Legend of the Chinese Dragon (English and Mandarin Chinese Edition)by Marie Sellier. This book is gorgeous, with colorful woodcut illustrations, Chinese chops and Chinese calligraphy alongside the English words. It is a simple story, that tells of various tribes at war with each other, in the name of their protective animal spirits. In order to put an end to the conflict, the children of the tribes create a new protective spirit to guide them, using parts of each tribe's animal: creating The Dragon, a symbol of peace. This is a great book to introduce the creatures from which the dragon was imagined.
The Sons of the Dragon King: A Chinese Legend by Ed Young is based on Ming dynasty texts that describe the nine sons of the dragon and how they play a part in Chinese culture. With simple black and white brush and ink paintings, and intricate, colorful cut paper images, Ed Young retells the legend of the dragon king's nine sons. Each son appears unfit to lead as befitting a king's son, but when their individual talents and interests are considered, the dragon king finds a role for each of them. This book also describes where we can find the nine dragon sons in Chinese architecture and decorations even today.

The Dragon's Pearl  by Julie Lawson. This story is the retelling of a legend in which a poor young boy, in the midst of a drought, finds a magic pearl creating bounty for his family and community. Unfortunately, this fortune becomes a source of envy for some, who come to steal from the boy and his mother. Worried about losing the pearl, the boy accidentally swallows it and becomes a dragon, ensuring there is always plenty of rain. This book has rich, textured illustrations, and a page at the end that explains and describes Chinese dragons.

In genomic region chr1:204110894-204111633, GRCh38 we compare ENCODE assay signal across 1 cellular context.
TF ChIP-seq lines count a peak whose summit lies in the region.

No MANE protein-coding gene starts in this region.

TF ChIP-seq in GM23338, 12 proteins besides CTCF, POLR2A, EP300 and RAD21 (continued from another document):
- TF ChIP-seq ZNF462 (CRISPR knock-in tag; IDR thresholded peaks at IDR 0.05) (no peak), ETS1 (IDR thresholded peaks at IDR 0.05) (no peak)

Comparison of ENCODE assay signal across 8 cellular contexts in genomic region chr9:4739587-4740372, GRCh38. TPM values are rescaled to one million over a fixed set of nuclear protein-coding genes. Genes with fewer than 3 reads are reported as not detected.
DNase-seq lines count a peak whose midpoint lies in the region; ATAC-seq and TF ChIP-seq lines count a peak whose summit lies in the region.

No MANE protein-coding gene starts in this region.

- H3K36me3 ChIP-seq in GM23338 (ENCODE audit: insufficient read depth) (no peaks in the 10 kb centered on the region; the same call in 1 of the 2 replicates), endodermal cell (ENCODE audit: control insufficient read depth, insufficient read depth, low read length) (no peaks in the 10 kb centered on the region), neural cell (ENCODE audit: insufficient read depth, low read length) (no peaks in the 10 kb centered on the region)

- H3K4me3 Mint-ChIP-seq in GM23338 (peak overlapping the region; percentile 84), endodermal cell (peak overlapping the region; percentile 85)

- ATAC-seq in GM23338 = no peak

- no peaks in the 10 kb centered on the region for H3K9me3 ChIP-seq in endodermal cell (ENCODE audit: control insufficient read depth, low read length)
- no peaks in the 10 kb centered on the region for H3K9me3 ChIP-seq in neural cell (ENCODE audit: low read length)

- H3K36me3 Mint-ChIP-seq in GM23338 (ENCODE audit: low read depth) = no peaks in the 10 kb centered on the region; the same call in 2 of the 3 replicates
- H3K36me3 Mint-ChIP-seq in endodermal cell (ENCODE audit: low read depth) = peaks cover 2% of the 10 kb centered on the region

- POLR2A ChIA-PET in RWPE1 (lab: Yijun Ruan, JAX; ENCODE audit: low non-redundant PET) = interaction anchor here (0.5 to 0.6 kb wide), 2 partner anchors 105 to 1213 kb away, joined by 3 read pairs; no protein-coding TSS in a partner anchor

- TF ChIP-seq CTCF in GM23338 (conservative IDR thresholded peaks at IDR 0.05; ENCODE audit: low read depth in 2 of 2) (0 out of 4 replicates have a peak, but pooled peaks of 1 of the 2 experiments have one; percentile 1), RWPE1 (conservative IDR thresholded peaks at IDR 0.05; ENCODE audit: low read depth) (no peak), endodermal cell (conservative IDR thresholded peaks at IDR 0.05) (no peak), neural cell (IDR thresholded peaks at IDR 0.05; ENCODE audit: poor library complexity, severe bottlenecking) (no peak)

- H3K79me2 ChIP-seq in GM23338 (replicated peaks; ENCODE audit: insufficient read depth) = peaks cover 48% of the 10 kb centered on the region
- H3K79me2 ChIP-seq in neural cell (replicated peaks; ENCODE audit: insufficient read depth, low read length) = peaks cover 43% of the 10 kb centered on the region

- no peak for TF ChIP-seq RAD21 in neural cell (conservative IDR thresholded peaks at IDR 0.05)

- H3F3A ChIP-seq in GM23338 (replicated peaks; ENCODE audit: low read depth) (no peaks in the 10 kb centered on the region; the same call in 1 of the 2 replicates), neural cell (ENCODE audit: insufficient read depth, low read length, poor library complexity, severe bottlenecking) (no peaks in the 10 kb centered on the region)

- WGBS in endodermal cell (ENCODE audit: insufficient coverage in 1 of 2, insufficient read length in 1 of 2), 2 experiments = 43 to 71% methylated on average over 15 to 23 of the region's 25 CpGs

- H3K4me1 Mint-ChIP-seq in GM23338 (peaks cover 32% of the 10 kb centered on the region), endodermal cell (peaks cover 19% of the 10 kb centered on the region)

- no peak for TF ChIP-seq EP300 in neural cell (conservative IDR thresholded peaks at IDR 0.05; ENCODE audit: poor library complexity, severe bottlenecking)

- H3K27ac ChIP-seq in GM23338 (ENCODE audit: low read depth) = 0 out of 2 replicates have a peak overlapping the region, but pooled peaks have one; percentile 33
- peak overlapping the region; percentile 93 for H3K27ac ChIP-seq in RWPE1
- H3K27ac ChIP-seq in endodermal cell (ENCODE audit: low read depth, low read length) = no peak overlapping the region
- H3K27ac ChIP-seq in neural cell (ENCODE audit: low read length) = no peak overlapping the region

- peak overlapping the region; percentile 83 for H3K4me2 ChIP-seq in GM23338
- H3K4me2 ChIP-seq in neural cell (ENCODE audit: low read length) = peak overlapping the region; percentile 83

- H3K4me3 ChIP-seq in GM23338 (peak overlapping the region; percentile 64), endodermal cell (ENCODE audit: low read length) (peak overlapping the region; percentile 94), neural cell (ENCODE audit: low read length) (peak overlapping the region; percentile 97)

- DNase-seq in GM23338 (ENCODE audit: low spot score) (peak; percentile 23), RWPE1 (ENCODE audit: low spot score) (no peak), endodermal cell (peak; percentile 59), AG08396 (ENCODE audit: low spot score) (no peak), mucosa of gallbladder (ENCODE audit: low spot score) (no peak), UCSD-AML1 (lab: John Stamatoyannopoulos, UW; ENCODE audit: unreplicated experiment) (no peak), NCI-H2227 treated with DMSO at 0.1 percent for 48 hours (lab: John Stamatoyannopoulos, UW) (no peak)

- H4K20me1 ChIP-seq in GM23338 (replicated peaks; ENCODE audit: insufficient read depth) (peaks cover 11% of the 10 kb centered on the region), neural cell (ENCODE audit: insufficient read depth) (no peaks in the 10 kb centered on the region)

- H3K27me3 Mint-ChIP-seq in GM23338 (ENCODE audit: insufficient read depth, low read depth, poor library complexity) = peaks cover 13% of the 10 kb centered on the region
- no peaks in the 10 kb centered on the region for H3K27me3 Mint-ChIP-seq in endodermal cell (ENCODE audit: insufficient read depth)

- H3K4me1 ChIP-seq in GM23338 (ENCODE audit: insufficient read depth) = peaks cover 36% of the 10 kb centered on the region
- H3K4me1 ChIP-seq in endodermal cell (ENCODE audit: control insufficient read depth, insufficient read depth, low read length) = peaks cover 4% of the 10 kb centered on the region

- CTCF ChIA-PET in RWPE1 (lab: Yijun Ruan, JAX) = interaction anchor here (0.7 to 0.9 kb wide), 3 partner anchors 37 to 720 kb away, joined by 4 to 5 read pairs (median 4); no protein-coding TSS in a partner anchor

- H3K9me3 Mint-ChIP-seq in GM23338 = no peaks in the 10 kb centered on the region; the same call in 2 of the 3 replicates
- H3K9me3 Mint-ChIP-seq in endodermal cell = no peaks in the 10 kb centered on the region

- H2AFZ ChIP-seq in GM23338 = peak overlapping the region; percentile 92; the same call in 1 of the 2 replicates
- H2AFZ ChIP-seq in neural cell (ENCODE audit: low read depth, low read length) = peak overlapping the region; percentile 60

I've linked up this post to this great blog hops of children's book reviews at
 the Kid Lit Blog Hop and activities to do with folktales at the Poppins Book Nook

Kid Lit Blog Hop

Books are a wonderful way to experience new worlds and ideas. Our house is filled with books, most of which are borrowed from our public library. Public libraries are an incredible resource, making books accessible to everyone, and we highly encourage everyone to discover theirs. If you are hoping to build your own home library, I've made it easy by linking book titles to Amazon.com. Please note that I have become affiliated with them, which means that if you make a purchase, you are also supporting this website.   


  1. What a great informational post. Love the projects! Thanks for taking part in the Kid Lit Blog Hop. The books look fantastic!

  2. What an amazing and complete resources about Chinese dragon!! Your site is for sure one of the best to introduce Chinese culture to English-speaking readers. Thank you so much for sharing with us at Kid Lit Blog Hop!

  3. Having lived, studied and worked in Mainland China, I think it's wonderful you're highlighting aspects of Chinese culture such as the dragon. I'll definitely need to have a look at some of these dragon books.
    I've found you through the KidLitBlogHop

  4. Thank you for the excellent dragon resources. I foresee another dragon study in our future complete with masks.

    Thank you for helping to bring a spoonful of reading fun to the Poppins Book Nook this month!

    1. Dragons are always a fun study - thanks for stopping by!